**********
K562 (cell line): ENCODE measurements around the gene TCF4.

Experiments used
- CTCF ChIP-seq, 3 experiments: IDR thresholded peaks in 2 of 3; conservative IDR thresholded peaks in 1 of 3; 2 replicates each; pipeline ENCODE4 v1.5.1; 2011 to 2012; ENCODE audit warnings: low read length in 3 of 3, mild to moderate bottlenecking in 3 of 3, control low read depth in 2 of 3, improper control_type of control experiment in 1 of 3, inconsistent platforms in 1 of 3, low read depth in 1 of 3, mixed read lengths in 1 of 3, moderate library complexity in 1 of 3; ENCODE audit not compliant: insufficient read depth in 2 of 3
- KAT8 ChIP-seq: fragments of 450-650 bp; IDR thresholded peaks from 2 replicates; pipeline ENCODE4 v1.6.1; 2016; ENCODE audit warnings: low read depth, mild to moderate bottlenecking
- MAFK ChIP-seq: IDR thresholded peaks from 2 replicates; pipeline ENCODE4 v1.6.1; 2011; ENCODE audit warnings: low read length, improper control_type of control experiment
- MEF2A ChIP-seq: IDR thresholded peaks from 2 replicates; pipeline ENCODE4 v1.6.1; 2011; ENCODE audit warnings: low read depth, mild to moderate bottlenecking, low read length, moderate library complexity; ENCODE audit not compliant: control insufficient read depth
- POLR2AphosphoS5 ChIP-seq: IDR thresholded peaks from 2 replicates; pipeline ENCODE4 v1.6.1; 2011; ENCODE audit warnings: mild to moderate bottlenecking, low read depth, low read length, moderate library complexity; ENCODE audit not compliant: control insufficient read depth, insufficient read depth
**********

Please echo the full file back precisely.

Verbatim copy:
K562 (cell line): ENCODE measurements around the gene TCF4.

Experiments used
- CTCF ChIP-seq, 3 experiments: IDR thresholded peaks in 2 of 3; conservative IDR thresholded peaks in 1 of 3; 2 replicates each; pipeline ENCODE4 v1.5.1; 2011 to 2012; ENCODE audit warnings: low read length in 3 of 3, mild to moderate bottlenecking in 3 of 3, control low read depth in 2 of 3, improper control_type of control experiment in 1 of 3, inconsistent platforms in 1 of 3, low read depth in 1 of 3, mixed read lengths in 1 of 3, moderate library complexity in 1 of 3; ENCODE audit not compliant: insufficient read depth in 2 of 3
- KAT8 ChIP-seq: fragments of 450-650 bp; IDR thresholded peaks from 2 replicates; pipeline ENCODE4 v1.6.1; 2016; ENCODE audit warnings: low read depth, mild to moderate bottlenecking
- MAFK ChIP-seq: IDR thresholded peaks from 2 replicates; pipeline ENCODE4 v1.6.1; 2011; ENCODE audit warnings: low read length, improper control_type of control experiment
- MEF2A ChIP-seq: IDR thresholded peaks from 2 replicates; pipeline ENCODE4 v1.6.1; 2011; ENCODE audit warnings: low read depth, mild to moderate bottlenecking, low read length, moderate library complexity; ENCODE audit not compliant: control insufficient read depth
- POLR2AphosphoS5 ChIP-seq: IDR thresholded peaks from 2 replicates; pipeline ENCODE4 v1.6.1; 2011; ENCODE audit warnings: mild to moderate bottlenecking, low read depth, low read length, moderate library complexity; ENCODE audit not compliant: control insufficient read depth, insufficient read depth